The Guinea Current Large Marine Ecosystem. (Photo: gclme.org/NOAA/FIS)
Mariculture a new interest in the Guinea Current region
Wednesday, March 02, 2011, 01:40 (GMT + 9)
African fish farmers have shown interest in practising mariculture in the Guinea Current Large Marine Ecosystem (GCLME) region. The interests of these farmers from west and central Africa were spurred by presentations made by Yellow Sea expert on mariculture Dr In-Kwon Jang and having learned about cage culture technology used in Ghana’s Volta Dam.
Jang belongs to the Yellow Sea LME (YSLME) project headed by China and South Korea and created to diminish environmental destruction in their waters. The project employs LME’s assessment and management strategy for restoring and sustaining marine resources and coastal habitats.
The purpose of the GCLME-organised meeting on mariculture development was to connect regional fish farmers with those in the Yellow Sea who already possess vast mariculture experience, and allow for the beginning of improved food security in the GCLME region plus an entrepreneurial exchange with fish famers in the Yellow Sea, reports Sierra Express Media.
“The workshop on sustainable mariculture development with environmental management is probably the first of its kind in the GCLME in that this in itself is an achievement,” GCLME Fisheries Expert Dr Mohamed Seisay stated.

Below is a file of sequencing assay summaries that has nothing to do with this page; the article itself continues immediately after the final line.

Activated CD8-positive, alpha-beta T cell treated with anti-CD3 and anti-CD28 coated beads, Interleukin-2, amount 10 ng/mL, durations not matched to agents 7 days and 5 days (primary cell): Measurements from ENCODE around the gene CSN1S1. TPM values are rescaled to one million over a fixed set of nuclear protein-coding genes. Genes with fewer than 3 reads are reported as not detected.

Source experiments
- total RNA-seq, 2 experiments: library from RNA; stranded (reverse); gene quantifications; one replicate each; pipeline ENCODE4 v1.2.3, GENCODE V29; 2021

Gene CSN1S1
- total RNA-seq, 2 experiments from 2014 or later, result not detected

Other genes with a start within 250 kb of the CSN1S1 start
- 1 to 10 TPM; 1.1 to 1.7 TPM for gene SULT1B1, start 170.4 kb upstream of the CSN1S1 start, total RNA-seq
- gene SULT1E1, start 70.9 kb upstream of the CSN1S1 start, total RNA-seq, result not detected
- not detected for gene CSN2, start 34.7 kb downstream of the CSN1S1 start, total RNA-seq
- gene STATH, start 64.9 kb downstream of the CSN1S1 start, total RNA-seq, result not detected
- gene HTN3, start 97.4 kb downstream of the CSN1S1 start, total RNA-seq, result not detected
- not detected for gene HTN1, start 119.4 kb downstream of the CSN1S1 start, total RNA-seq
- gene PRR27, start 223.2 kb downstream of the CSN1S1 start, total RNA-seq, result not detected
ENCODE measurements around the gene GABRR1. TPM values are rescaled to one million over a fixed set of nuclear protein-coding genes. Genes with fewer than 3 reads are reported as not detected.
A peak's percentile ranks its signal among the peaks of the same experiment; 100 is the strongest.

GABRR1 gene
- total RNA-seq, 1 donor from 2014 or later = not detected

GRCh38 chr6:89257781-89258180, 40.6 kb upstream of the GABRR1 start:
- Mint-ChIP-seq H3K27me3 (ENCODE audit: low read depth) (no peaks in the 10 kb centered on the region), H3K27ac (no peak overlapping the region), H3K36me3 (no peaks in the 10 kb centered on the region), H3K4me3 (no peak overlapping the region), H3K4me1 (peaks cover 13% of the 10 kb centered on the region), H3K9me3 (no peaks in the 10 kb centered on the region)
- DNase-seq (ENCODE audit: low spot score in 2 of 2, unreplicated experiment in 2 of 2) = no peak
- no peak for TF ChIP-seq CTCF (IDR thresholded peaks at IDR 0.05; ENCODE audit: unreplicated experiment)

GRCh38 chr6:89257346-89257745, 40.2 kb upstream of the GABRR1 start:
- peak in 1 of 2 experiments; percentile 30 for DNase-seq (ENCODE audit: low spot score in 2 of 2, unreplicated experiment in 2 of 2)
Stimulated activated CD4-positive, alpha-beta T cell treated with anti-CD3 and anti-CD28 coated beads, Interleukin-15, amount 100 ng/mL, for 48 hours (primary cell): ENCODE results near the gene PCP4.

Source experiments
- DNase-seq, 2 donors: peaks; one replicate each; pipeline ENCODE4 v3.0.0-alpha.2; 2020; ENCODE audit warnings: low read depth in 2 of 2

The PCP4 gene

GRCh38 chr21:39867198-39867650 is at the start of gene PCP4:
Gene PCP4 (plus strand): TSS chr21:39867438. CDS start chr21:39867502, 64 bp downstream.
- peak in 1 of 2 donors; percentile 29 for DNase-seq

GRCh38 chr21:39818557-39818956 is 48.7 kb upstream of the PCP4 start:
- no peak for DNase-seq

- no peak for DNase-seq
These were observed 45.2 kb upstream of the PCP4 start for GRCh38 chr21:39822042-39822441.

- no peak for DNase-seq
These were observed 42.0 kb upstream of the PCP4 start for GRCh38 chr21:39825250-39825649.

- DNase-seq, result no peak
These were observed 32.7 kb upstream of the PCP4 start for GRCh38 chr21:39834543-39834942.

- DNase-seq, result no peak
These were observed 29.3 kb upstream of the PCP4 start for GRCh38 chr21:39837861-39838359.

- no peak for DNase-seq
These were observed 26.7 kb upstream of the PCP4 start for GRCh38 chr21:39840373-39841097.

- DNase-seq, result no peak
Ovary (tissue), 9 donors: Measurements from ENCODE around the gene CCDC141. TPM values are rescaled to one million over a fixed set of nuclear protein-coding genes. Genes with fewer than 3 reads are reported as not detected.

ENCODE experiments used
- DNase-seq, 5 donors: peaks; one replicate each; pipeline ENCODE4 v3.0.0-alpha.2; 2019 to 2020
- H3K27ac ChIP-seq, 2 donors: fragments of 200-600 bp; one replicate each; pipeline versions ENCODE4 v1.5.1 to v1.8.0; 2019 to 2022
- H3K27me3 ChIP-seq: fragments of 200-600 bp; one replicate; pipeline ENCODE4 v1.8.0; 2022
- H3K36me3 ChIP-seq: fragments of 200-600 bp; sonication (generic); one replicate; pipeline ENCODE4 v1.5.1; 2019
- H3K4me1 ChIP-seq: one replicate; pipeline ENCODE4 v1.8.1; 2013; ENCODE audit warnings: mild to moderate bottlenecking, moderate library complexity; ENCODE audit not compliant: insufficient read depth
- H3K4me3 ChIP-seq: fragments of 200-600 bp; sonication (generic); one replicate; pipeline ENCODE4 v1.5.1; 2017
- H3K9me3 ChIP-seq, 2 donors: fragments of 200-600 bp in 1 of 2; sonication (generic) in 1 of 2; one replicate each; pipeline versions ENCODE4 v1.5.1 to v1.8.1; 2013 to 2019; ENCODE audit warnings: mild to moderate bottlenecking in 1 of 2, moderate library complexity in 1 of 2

At the meeting, it was observed that mariculture methods are problematic in the marine environment, especially regarding the securing of fish cages in high ocean swells and powerful seasonal currents -- potential marine conditions in the region.
|Ghana meeting. (Photo: gclme.org)
Further, the meeting stressed the role of the private sector insofar as investment in the growth of sustainable fish markets selling mariculture products; for national institutions to create an aquaculture policy and legal framework for the activities; the need for training of fish farmers in the Guinea Current region; and the need for efforts to ensure the sustainability of commercial aquaculture farms.
Other recommended measures are research into producing fish feed, running a study on the viability of regional mariculture and identifying the potential and return on investments.
Mariculture is considered a way to protect fisheries, which are becoming depleted even though they provide protein for the GCLME region’s 300 million inhabitants. Moreover, mariculture operations offer a livelihood to fishers who might lose their jobs when restricted fishing loads are implemented in the region’s near-shore areas.
To encourage mariculture growth in the Guinea Current, an interim network of Guinea Current fish farmers was established with Nigerian catfish farmer from Samaritan Fish farms David Ogwu as provisional president. The network will connect marine fish farmers from Guinea-Bissau to Angola and give them technical support through a partnership with the Yellow Sea Large Marine Ecosystem in the Far East.
By Natalia Real